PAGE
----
Wednesday, September 21, 2016
Where I live, there's a mammoth elephant in the room that nobody ever seems to acknowledge openly. I see it surface daily, and I find myself wondering if this quiet obsession is equally common in other parts of the world... or something uniquely American. This elephant is color-consciousness – particularly black and white. Overly-conscious, to the point of being crazed. I'm not referring to people here, but rather the actual colors themselves.
I've noticed people reacting very peculiarly when these colors are talked about. As a result of all the racial conditioning that has taken place over hundreds of years, in today's so-called color-blind society, many Americans have gone color crazy. Its not uncommon for someone to personally identify with a certain color; subconsciously, the concept of “race” is in the driver's seat. It's one thing to have a favorite color... its another to treat another person differently based on it. (ex: wearing black doesn't make one “militant” anymore than wearing white makes one “pure”.)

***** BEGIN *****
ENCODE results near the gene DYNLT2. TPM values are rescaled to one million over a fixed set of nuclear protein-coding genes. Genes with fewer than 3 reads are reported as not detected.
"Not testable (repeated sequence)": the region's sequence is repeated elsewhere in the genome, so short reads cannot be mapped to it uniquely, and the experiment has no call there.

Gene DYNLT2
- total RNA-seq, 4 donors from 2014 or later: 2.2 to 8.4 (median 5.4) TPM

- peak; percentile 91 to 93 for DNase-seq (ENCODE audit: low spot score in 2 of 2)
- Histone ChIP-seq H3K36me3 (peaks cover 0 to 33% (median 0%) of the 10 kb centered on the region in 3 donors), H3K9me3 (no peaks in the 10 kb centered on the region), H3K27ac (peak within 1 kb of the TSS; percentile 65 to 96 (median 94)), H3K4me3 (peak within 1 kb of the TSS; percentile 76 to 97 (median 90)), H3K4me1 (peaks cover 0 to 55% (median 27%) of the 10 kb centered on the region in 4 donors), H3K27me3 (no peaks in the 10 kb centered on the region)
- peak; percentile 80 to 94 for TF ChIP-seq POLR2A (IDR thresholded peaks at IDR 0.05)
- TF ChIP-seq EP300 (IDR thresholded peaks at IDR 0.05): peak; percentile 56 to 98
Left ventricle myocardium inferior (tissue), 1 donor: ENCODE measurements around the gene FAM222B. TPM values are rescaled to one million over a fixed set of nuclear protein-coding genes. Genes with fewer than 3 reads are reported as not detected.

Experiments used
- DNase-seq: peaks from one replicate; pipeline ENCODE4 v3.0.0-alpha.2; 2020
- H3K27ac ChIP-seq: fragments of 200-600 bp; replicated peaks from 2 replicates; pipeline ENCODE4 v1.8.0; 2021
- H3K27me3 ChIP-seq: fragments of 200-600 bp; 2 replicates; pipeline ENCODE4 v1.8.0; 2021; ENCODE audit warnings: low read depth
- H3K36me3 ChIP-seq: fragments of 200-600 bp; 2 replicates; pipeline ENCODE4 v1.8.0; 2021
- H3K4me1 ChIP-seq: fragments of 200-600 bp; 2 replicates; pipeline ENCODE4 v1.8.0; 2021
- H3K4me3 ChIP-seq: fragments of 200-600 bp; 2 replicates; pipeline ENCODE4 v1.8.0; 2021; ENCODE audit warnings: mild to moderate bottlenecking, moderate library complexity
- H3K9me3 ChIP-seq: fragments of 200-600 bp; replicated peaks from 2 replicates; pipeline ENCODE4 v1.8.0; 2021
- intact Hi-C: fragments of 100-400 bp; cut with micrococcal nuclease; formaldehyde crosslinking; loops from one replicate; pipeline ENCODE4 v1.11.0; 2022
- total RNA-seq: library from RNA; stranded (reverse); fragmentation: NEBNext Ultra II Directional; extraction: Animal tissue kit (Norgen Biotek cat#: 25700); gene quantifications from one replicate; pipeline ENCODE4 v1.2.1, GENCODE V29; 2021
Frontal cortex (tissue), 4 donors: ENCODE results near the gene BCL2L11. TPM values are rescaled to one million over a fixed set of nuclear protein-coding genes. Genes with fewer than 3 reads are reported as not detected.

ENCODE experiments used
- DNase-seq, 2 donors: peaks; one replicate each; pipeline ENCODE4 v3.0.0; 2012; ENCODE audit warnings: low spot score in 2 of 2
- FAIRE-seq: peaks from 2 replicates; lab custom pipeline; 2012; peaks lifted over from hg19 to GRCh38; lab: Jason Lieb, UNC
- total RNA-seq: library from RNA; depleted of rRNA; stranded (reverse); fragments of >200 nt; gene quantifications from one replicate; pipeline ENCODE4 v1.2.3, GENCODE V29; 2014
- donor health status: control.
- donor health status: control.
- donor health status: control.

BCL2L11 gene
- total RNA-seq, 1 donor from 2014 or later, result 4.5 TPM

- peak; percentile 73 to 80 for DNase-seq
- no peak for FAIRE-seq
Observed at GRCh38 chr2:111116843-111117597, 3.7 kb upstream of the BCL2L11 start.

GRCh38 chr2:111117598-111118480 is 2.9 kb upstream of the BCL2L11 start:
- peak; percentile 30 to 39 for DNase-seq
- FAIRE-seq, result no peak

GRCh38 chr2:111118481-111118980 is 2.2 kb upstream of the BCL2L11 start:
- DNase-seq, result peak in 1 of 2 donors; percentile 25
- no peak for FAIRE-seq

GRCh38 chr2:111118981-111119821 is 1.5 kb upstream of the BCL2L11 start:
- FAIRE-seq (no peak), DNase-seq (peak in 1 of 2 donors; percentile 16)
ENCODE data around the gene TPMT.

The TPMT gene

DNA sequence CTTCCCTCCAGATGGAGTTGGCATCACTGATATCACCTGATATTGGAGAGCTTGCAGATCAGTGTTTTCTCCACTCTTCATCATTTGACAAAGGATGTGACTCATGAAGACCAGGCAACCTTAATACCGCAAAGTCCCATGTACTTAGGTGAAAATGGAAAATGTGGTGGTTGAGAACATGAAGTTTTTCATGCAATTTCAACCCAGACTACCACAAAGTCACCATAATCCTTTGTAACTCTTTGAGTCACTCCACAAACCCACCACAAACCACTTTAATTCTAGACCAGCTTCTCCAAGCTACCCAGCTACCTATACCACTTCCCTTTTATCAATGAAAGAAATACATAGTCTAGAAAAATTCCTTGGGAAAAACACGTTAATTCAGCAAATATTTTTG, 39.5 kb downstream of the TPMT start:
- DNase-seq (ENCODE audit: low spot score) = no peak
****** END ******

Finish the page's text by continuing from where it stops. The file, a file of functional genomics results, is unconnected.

These days, I do my best to not classify people as “black”, or “white”. I don't mean to offend anyone, but to be candid, it seems absurd to continue to do so. The fact is, virtually no “black” people are black, and virtually zero “white” people are white. (Perhaps then this is a color-blind country; in the literal sense.) Is the simple truth so unpleasant? Why not just call folks what they are – culturally, ethnically, and/or geographically?
Also: as culturally, black has become lazily associated with all that is dark and bad, and white has been likened to what is light and good, whenever we view other members of society from this perspective, we are perpetuating a manufactured thought construct that ultimately does reality a disservice. Besides, who ever says “red man” or “yellow man” anymore? Are not black & white equally archaic?